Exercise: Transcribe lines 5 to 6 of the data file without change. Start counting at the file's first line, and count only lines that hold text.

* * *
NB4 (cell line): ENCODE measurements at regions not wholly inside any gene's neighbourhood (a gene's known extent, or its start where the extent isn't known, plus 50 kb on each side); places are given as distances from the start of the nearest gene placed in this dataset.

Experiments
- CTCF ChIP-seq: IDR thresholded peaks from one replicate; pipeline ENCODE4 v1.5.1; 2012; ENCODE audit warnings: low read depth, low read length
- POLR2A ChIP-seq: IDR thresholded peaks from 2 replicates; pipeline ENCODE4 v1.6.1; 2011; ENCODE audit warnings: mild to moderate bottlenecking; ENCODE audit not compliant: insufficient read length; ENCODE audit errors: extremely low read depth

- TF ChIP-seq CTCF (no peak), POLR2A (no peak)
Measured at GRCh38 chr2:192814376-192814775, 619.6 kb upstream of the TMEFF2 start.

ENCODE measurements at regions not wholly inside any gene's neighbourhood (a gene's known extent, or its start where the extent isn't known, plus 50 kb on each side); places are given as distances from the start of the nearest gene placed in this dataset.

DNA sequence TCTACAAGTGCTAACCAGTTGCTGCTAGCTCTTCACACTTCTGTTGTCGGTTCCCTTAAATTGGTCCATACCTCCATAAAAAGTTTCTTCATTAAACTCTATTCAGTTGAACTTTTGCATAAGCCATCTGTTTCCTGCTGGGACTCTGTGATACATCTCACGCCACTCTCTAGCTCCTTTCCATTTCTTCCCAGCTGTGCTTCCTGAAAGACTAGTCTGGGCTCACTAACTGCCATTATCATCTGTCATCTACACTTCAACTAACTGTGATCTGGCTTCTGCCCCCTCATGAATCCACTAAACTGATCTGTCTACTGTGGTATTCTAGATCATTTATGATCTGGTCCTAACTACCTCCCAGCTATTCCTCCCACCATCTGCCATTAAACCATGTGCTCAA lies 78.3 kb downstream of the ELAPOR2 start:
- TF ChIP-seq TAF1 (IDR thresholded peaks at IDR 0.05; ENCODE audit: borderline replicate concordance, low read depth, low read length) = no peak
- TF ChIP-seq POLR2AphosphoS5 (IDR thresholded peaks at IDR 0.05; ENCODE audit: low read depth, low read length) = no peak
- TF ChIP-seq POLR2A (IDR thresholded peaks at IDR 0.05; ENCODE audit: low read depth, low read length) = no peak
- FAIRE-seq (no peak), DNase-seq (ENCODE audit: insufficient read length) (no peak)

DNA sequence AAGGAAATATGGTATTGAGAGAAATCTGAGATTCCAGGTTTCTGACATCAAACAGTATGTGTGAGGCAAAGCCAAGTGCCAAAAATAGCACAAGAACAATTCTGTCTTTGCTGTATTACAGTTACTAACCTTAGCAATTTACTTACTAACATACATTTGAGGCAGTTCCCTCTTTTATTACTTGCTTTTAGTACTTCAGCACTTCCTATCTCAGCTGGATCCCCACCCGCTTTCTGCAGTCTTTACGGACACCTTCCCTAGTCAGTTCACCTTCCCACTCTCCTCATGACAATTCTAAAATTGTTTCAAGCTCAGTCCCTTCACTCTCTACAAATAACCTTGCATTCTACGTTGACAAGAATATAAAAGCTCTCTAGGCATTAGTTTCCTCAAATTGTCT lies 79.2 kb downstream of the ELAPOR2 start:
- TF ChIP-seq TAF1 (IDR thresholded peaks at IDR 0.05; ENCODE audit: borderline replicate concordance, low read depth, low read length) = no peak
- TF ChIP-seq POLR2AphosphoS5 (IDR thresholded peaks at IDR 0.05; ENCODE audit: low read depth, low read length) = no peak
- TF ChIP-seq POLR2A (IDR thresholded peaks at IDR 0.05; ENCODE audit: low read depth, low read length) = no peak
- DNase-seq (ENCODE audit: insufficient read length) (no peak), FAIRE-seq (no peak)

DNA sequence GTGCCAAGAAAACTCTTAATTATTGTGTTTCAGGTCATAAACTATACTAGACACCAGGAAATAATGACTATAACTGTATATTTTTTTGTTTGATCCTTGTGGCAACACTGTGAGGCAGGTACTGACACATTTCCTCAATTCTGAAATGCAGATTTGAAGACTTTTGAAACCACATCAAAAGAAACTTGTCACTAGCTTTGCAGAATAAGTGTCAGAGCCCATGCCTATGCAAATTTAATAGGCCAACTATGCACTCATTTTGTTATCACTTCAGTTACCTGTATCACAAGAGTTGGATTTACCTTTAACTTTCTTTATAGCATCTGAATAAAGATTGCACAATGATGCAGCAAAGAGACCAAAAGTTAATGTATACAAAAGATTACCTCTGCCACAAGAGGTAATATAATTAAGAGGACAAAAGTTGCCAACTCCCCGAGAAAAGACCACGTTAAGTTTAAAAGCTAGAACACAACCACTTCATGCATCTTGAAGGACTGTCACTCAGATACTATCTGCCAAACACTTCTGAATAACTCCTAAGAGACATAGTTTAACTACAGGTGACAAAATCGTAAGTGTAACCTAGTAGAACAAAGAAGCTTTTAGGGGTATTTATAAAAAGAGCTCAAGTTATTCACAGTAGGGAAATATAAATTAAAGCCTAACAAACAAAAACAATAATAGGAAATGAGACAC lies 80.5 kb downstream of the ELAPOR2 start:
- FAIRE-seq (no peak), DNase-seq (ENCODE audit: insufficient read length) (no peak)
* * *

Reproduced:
- TF ChIP-seq CTCF (no peak), POLR2A (no peak)
Measured at GRCh38 chr2:192814376-192814775, 619.6 kb upstream of the TMEFF2 start.